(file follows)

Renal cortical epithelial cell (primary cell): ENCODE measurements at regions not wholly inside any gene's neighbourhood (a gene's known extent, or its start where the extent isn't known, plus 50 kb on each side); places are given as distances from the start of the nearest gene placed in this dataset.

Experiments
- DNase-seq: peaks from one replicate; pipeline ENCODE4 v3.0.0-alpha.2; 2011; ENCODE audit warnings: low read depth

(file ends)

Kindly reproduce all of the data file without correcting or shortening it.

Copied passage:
Renal cortical epithelial cell (primary cell): ENCODE measurements at regions not wholly inside any gene's neighbourhood (a gene's known extent, or its start where the extent isn't known, plus 50 kb on each side); places are given as distances from the start of the nearest gene placed in this dataset.

Experiments
- DNase-seq: peaks from one replicate; pipeline ENCODE4 v3.0.0-alpha.2; 2011; ENCODE audit warnings: low read depth